Legal Articles

Attorney Adam DollCommon Estate Planning Mistakes – “You Don’t Know What You Don’t Know”

Adam Doll | Hopkins & Huebner, P.C. | Adel Office

We’ve probably all heard the Benjamin Franklin expression, “If you fail to plan, you are planning to fail.”  Failing to have an estate plan at all is the biggest estate planning mistake one can make and is the equivalent of “letting the chips fall where they may.”  If you do want some control over how your estate is handled, the first hurdle is developing an estate plan with a qualified attorney.  Here are a few specific mistakes that are made:

  • Failure to Plan for Minor Beneficiaries.  It is always sensible to plan for minors getting assets through an estate.  Whether the minors are your kids or grandkids that may receive assets, a testamentary trust avoids headaches if set up within your will.  A testamentary trust allows you to name a trustee to manage, invest and spend money for a minor trust beneficiary until that minor beneficiary is old enough to be responsible enough to handle the assets.  Failing to have a testamentary trust can result in the necessity of a legal conservatorship being set up, which is much more burdensome and costly than a trust.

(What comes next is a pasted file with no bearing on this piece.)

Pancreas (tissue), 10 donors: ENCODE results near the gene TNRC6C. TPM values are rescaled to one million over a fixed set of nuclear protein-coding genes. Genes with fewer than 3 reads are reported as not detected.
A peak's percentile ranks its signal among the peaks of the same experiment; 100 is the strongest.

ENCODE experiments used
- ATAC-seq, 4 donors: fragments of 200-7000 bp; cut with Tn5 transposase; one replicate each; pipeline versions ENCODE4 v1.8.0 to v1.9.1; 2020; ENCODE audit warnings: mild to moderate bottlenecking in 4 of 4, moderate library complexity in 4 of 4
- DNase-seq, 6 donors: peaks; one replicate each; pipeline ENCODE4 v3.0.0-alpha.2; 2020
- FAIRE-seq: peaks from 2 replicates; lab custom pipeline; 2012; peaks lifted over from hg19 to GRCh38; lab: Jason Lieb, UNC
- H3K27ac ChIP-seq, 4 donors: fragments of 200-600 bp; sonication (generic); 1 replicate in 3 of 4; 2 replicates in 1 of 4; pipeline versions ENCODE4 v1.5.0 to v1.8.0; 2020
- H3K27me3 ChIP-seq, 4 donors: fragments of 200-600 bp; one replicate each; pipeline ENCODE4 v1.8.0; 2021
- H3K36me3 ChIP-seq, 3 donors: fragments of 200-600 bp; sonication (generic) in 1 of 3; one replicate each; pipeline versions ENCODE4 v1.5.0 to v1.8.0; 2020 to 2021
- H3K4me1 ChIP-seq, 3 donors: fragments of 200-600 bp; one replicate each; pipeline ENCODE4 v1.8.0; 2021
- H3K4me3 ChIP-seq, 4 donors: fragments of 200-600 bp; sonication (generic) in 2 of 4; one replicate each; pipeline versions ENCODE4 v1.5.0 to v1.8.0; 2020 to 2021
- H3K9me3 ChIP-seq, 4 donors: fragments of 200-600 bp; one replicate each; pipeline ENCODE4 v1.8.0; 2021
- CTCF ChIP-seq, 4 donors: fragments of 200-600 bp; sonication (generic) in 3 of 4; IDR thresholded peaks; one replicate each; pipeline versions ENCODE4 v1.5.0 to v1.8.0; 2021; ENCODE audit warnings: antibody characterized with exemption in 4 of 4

• Failure to Fund Trusts.  A revocable trust can be an effective estate planning tool.  The main benefit of having a revocable trust is avoiding the probate process.  But simply executing a revocable trust is only part of the equation, as that trust is useless without proper funding.  This means all titled assets (with the certain exceptions) need to be re-titled into the trust name.  Failure to properly fund a revocable trust can lead to having to administer both an estate and a trust at your death.
  • Failure to have a Living Will.  A living will is a statement signed by you on how you desire your end of days to be.  In general, a living will states that if you have an incurable condition which will result in death in a short period of time, you request no life-sustaining procedures that prolong the dying process and are not necessary to comfort or freedom from pain.  Having a living will can ease the burden and stress on your family members because you are making this decision for them.

The above three mistakes are but a small sample of many missteps that people can make in estate planning.  Having a trusted estate planning attorney in your corner is beneficial because “you don’t know what you don’t know.”